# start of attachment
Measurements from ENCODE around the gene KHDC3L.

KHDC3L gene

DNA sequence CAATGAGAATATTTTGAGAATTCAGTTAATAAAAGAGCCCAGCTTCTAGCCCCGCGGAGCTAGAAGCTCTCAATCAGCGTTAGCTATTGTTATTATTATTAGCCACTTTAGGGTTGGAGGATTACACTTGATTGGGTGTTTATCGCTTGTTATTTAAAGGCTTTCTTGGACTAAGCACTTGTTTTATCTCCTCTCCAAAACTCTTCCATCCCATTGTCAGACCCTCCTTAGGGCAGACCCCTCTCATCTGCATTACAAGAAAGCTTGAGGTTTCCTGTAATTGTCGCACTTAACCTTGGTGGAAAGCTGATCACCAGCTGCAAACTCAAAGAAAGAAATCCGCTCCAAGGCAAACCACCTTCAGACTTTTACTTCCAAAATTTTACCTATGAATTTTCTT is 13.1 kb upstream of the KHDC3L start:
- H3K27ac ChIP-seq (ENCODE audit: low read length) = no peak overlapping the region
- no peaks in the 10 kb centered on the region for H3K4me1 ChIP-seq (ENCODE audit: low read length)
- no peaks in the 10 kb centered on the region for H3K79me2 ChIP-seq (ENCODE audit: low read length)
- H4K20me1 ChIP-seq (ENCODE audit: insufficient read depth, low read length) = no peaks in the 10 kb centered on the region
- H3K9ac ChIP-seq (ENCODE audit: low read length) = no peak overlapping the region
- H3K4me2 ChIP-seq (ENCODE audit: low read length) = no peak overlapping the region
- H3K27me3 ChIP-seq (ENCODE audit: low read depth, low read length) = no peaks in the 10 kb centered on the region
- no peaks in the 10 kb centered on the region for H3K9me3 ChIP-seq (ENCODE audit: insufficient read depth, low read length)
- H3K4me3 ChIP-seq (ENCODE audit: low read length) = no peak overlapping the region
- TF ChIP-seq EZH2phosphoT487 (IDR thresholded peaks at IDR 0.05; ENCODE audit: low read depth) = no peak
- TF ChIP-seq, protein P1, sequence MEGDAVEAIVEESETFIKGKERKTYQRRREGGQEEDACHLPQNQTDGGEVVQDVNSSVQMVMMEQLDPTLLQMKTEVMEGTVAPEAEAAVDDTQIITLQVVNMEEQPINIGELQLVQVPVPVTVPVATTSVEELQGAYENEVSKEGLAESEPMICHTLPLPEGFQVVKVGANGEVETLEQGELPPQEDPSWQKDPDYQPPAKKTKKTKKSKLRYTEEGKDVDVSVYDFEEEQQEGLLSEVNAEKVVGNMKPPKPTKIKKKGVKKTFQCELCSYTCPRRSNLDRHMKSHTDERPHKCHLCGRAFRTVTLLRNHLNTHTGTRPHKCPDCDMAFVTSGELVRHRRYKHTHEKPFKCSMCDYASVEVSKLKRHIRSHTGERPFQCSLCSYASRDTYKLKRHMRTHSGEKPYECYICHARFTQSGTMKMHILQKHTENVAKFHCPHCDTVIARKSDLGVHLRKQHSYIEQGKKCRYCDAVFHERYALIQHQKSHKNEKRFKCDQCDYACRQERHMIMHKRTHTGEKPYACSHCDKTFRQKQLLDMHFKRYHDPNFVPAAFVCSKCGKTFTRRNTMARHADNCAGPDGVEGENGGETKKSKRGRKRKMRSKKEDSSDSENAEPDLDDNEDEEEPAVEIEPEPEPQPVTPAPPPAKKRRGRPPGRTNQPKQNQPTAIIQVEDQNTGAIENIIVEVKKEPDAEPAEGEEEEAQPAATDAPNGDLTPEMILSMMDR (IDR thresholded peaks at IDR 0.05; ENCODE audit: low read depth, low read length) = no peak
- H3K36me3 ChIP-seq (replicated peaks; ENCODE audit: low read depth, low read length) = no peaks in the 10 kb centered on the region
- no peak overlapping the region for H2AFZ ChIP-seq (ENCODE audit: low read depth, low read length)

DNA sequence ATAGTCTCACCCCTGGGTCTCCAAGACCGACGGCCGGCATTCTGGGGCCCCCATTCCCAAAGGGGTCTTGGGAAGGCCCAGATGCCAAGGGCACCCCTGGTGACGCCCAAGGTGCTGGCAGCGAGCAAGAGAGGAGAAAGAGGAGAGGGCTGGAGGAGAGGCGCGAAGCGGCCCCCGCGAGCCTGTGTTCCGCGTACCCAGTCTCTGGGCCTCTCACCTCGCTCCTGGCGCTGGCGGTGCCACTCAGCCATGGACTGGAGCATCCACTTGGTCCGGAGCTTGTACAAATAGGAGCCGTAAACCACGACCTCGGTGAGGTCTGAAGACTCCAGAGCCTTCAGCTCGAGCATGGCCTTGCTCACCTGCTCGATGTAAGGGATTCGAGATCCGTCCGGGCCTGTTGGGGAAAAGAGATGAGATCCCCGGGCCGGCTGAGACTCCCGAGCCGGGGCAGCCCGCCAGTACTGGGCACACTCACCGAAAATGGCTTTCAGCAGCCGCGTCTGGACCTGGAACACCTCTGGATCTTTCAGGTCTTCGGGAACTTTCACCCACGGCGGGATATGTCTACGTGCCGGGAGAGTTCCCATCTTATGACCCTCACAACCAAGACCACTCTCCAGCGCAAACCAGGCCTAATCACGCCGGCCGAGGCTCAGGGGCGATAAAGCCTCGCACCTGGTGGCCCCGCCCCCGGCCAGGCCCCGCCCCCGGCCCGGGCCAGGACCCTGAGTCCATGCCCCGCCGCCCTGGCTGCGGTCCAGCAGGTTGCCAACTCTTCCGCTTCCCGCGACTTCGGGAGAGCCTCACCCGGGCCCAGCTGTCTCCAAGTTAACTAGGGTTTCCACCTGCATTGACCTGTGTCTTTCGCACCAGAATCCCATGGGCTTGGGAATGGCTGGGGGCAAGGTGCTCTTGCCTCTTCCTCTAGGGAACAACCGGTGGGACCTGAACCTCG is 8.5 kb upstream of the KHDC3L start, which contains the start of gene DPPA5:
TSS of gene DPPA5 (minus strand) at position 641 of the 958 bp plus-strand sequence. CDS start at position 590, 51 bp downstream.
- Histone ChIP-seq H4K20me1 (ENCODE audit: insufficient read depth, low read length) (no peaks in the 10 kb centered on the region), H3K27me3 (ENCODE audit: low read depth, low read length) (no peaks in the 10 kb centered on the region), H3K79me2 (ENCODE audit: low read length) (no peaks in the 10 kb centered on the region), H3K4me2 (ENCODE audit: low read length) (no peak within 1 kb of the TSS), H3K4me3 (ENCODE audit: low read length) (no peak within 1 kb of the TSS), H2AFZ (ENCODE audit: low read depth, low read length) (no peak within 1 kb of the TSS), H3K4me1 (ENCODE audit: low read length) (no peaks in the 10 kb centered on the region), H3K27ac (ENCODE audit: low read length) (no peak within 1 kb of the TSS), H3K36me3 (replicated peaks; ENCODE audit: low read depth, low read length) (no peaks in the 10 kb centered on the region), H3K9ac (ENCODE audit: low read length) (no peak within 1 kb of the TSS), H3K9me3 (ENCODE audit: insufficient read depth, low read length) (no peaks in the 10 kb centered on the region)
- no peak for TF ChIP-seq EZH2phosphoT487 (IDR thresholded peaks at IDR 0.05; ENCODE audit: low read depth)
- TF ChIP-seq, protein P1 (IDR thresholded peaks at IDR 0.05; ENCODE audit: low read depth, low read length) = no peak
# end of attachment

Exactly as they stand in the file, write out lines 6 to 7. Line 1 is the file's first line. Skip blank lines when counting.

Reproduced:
- no peaks in the 10 kb centered on the region for H3K79me2 ChIP-seq (ENCODE audit: low read length)
- H4K20me1 ChIP-seq (ENCODE audit: insufficient read depth, low read length) = no peaks in the 10 kb centered on the region